|A bump in my bone
Jul 21, 2006
Hello Docs, I am going on my 3rd year of treatment and curently CD4 at 400 (up from 21) and VL undedectable. I take Norvir and Reyataz along with Truvada. This combo for the last 6 months or so after having 3 other combos either fail to bring up my cd4 or because of side effects (I had lactic acidosis, terrible vomiting , and severe anemia to name a few) So it has been a challenging experience for me and my wife. We are a magnetic couple, been married 6 years and by the grace of god she is negative. Recently I injured my upper arm at a pool party when my friend cannonballed right on top of me. Beside the giant splash I thought I broke my arm. I went for xrays and the Doctor said that my humorus (Hope thats spelled right) did not appear to be fractured. However he showed me something that bothered him and explained that the bumb on my arm that I thought was from a break is instead a large thickening in the bone. In the life of an HIVer with all the ups and downs I am starting to lose my faith that I will ever get past the next new thing. Can you give me your thoughts on bone thickening and what role HIV has to do with this. I looked on the internet and all that does is say you have some horrible cancer or something worse. When I research stuff like this I never find the "It's a normal thing" answer. I have a follow up in a week after the Urgent care Doc sends my xrays to be evaluated. Can you give any advice on what type of questions I can be prepared to ask about this bump in my bone? What to ask if I get a blow off type of "its nothing" answer. My arm still hurts a week later. Well thats enough of my plight, except to say that The Body.com is awesome and so are all the Doctors here that help us out when we feel a bit helpless. Thank you so much for your kindness and knowledge that you all give to us Poz People! Best wishes to you, Scott and Melanie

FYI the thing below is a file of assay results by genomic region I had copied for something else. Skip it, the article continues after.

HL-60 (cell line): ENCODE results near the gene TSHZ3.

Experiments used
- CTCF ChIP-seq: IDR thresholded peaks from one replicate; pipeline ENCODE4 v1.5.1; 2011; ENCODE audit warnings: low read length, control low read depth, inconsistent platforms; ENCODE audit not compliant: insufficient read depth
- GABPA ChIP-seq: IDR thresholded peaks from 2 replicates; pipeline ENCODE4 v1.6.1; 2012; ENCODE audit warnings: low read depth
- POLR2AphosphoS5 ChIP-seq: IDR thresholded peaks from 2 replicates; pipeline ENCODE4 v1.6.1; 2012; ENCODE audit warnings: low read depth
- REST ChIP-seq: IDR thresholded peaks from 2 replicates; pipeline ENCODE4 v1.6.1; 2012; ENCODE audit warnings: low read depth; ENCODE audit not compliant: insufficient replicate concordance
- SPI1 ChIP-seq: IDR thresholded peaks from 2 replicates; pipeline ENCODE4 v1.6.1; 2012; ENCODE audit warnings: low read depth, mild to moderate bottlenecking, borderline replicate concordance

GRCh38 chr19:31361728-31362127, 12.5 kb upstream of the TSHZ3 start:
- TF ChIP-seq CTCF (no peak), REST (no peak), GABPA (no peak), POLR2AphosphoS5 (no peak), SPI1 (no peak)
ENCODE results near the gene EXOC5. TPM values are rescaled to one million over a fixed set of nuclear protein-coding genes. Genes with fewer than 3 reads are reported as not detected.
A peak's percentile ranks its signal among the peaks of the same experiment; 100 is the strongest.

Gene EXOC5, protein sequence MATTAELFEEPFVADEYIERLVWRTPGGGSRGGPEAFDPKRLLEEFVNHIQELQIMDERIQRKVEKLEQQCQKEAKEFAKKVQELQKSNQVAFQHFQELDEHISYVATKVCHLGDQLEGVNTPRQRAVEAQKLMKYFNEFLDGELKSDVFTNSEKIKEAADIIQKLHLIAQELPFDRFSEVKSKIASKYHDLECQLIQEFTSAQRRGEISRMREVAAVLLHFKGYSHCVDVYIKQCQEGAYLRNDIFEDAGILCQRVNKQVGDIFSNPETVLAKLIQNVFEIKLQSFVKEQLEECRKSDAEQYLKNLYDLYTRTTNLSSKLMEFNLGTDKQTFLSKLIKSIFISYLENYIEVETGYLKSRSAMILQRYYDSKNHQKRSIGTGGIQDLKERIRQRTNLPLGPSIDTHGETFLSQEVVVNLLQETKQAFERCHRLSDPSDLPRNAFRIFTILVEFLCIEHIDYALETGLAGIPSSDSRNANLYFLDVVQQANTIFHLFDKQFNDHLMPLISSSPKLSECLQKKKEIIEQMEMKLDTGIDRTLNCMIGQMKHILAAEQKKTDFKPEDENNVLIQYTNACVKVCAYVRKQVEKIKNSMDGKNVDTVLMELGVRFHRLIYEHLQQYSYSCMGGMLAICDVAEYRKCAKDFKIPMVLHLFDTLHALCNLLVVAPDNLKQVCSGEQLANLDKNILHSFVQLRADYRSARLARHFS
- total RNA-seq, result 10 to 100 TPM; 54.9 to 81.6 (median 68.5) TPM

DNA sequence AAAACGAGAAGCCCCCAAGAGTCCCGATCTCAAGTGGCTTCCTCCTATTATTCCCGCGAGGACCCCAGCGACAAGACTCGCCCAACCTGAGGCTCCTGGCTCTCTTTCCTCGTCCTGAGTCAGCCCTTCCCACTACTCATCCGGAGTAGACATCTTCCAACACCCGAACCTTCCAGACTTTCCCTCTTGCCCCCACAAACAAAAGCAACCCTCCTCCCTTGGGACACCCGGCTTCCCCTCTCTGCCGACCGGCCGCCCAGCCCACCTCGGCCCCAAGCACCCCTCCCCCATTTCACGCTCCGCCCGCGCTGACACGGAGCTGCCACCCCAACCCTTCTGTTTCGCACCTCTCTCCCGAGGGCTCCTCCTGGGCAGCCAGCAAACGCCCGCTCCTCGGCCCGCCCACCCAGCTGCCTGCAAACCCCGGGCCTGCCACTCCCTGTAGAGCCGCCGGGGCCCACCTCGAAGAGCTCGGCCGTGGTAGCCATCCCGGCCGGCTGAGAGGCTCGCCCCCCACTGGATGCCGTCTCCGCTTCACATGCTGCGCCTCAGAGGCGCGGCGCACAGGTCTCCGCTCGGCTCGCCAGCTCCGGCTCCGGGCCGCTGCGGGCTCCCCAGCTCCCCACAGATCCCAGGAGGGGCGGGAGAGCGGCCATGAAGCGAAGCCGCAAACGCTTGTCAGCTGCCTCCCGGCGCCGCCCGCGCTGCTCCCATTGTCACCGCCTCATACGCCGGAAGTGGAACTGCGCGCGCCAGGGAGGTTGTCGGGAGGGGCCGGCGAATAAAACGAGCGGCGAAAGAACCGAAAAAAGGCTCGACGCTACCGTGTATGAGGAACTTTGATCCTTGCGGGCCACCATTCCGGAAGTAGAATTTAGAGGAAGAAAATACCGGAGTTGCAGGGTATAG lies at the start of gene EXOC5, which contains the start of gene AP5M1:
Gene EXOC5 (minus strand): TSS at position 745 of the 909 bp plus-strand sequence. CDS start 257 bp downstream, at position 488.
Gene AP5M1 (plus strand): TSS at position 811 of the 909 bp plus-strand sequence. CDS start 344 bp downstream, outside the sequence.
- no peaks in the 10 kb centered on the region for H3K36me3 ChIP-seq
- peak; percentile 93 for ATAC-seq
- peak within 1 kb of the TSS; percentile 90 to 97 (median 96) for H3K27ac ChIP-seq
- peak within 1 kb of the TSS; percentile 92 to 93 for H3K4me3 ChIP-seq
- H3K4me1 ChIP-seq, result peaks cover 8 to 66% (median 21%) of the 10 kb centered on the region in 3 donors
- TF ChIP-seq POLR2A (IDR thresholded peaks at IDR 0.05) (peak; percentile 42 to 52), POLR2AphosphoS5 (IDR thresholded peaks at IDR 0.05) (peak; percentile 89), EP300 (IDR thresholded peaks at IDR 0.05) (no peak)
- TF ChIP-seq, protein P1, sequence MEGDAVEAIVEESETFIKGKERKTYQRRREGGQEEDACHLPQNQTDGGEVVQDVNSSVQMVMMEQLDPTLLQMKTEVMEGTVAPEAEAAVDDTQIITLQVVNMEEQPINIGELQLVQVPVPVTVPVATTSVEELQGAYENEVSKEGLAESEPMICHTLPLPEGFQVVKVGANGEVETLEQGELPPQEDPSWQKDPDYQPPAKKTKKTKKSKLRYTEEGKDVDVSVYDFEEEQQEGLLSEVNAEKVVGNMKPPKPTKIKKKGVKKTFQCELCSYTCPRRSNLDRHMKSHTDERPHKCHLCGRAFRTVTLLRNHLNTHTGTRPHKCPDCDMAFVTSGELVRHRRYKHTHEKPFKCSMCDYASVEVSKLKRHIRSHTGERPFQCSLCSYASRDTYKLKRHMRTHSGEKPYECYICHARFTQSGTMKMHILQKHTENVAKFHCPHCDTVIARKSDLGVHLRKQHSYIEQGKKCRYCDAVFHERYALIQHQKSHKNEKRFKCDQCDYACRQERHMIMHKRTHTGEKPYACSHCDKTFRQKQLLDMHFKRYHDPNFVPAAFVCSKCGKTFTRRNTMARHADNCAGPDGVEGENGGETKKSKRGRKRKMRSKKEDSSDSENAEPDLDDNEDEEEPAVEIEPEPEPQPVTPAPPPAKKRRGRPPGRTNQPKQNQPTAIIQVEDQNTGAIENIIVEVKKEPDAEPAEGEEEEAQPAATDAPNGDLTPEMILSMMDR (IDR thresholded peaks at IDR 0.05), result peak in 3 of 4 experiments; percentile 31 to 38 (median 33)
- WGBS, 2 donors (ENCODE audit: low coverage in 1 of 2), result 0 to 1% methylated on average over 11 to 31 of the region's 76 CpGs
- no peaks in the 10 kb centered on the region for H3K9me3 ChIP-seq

| Response from Dr. Henry
Besides an actual fracture one can get a hematoma or collection of blood along the bone surface that can cause a swelling like you describe. Standard X-rays sometimes will miss soft tissue collections of fluid (can be seen by CT or MRI scan). Sub-periosteal hematomas can take a while to resolve. If the bone bump remains a concern seeing an HIV-friendly orthopedist may be helpful. Those sort of bone problems occur in the general population after injury/trauma and generally don't have any HIV-related connection. KH
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